Travel and Transportation Costs

When it comes to working with clients in different locations, transportation costs can add up quickly. If you use your own vehicle, you’ll need to account for fuel, insurance, and maintenance costs. You may also need to consider public transportation or ride-sharing services if you don’t have your own vehicle. Keep in mind that these costs can vary depending on the distance you need to travel and the frequency of your visits to different locations.

By understanding and budgeting for these essential expenses, you can set yourself up for success as a self-employed personal trainer. Remember that investing in your business now can lead to long-term success and growth.

Tax Deductions and Financial Planning

As a self-employed personal trainer, you have the flexibility to set your own schedule, choose your clients, and build your business on your own terms. However, with this freedom comes the responsibility of managing your finances and taxes. Understanding tax deductions and financial planning can help you maximize your savings and build a strong financial foundation for your business.

Read More: Gym Owner Tax Deductions

Common Tax Deductions for Personal Trainers

One of the key benefits of being self-employed is the ability to take advantage of tax deductions. As a personal trainer, there are several deductions you may be eligible for, including:

  • Home office expenses: If you work from home, you may be able to deduct a portion of your rent or mortgage, utilities, and other expenses related to your home office.
  • Equipment purchases: If you buy equipment for your business, such as weights, resistance bands, or exercise mats, you may be able to deduct the cost of these items.
  • Marketing and advertising expenses: If you spend money on marketing and advertising, such as creating flyers or running Facebook ads, you may be able to deduct these expenses.
  • Professional development: If you attend conferences or workshops to improve your skills as a personal trainer, you may be able to deduct the cost of these events.

It’s important to work with a tax professional to understand which deductions you qualify for and how to maximize your savings. By taking advantage of these deductions, you can lower your taxable income and keep more money in your pocket.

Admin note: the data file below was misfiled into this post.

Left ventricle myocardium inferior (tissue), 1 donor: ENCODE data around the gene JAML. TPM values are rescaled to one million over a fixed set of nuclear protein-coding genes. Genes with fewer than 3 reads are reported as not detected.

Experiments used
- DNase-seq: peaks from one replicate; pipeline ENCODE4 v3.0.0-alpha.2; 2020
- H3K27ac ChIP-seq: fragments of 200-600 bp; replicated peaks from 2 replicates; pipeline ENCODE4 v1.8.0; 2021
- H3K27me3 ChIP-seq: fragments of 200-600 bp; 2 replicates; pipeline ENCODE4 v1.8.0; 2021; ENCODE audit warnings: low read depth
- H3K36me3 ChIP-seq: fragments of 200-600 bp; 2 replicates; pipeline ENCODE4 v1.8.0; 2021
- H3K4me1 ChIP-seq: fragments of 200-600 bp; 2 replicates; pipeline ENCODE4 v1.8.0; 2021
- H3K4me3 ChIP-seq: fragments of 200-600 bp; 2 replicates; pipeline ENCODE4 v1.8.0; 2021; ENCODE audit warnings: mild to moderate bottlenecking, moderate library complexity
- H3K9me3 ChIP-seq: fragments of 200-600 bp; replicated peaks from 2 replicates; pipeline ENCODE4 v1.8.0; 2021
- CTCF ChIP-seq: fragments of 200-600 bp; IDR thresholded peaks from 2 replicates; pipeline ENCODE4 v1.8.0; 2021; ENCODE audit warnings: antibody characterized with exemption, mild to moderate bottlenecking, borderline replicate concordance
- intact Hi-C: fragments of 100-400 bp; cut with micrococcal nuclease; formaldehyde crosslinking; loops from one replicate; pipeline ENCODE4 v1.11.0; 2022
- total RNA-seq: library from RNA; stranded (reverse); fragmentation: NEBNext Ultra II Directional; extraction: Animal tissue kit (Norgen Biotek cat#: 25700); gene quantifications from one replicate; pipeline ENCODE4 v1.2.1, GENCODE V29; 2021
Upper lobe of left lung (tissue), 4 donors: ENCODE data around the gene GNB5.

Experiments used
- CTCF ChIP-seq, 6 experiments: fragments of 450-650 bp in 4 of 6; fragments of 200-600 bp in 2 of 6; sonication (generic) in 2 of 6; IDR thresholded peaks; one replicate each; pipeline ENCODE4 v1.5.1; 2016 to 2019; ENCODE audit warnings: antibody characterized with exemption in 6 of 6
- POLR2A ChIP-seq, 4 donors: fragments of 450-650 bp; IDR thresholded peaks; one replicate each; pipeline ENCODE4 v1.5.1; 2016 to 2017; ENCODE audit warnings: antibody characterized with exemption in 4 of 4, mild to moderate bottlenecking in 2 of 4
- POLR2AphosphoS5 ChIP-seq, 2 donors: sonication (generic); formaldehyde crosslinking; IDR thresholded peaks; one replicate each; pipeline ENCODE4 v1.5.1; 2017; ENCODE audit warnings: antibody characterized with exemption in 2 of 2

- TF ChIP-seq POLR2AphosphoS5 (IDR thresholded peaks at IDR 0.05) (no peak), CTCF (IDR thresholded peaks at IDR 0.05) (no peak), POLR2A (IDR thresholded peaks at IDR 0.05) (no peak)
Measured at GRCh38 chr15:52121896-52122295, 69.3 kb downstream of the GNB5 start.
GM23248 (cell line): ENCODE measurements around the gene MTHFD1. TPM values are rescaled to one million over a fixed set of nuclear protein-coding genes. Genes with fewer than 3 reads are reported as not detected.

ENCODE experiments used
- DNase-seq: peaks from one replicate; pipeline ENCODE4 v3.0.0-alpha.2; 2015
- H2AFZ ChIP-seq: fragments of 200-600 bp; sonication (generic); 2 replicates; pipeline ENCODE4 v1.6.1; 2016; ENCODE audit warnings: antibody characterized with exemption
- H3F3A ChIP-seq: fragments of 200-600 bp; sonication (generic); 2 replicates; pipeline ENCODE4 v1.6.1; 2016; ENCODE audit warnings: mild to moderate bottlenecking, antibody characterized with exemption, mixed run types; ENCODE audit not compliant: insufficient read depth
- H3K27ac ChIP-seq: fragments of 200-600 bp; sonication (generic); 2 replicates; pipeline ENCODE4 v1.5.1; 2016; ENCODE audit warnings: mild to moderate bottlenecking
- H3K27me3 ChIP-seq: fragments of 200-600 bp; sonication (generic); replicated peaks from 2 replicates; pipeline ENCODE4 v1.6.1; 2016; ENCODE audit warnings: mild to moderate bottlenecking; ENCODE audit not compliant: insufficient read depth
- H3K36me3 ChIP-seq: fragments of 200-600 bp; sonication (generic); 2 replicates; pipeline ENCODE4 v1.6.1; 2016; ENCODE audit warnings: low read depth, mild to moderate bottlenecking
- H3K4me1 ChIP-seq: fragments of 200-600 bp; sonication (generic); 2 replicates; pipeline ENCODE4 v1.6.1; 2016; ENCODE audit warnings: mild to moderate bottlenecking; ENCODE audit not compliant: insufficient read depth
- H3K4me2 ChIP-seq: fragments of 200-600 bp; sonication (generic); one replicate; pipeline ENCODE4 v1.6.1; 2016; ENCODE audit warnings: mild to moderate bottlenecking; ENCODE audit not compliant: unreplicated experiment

Record-Keeping and Expense Tracking

In order to take advantage of tax deductions and properly manage your finances, it’s essential to keep accurate records and track your expenses. This can include:

  • Saving receipts: Keep all receipts related to your business expenses, such as equipment purchases, marketing expenses, and professional development events.
  • Tracking mileage: If you use your personal vehicle for business purposes, such as traveling to client appointments or attending networking events, you may be able to deduct the cost of mileage. Keep track of your mileage by recording the date, destination, and purpose of each trip.
  • Using accounting software: Consider using accounting software, such as QuickBooks or FreshBooks, to stay organized and track your income and expenses. This can help you better understand your cash flow and make informed decisions about your business.

By keeping track of your expenses, you can ensure that you’re taking advantage of all eligible deductions and maximizing your savings. Plus, having organized records can make tax season much less stressful.

Hiring a Financial Advisor or Accountant

If you’re not comfortable managing your finances on your own, consider hiring a financial advisor or accountant. These professionals can help you create a budget, track your expenses, and plan for your financial future. While this may be an additional expense, it can be well worth the investment in the long run.

A financial advisor can help you make informed decisions about investing your money, planning for retirement, and managing your debt. An accountant can help you prepare your taxes and ensure that you’re taking advantage of all eligible deductions. By working with these professionals, you can feel confident that your finances are in good hands.

Budgeting and Financial Management Tips

Being a self-employed personal trainer can be a rewarding career, but it also requires careful financial management. In this article, we’ll explore some tips for creating a realistic budget, saving for emergencies, and investing in your business and personal growth.

Creating a Realistic Budget

When it comes to budgeting, it’s important to be realistic about your income and expenses. Start by tracking your monthly income, including revenue from training sessions, online coaching, and any other sources of income. Next, list out your expenses, both fixed (such as rent, utilities, and insurance) and variable (such as marketing expenses and equipment purchases).

Once you have a clear picture of your income and expenses, you can determine how much you can afford to spend each month. Be sure to leave some wiggle room for unexpected expenses, such as repairs or equipment replacement.

It’s also a good idea to set financial goals for yourself, such as paying off debt or saving for a down payment on a house. By having specific goals in mind, you’ll be more motivated to stick to your budget.

Saving for Emergencies and Unexpected Expenses

As a self-employed personal trainer, it’s important to have a financial cushion to fall back on in case of emergencies or unexpected expenses. This can include anything from a sudden drop in clients to a major equipment breakdown.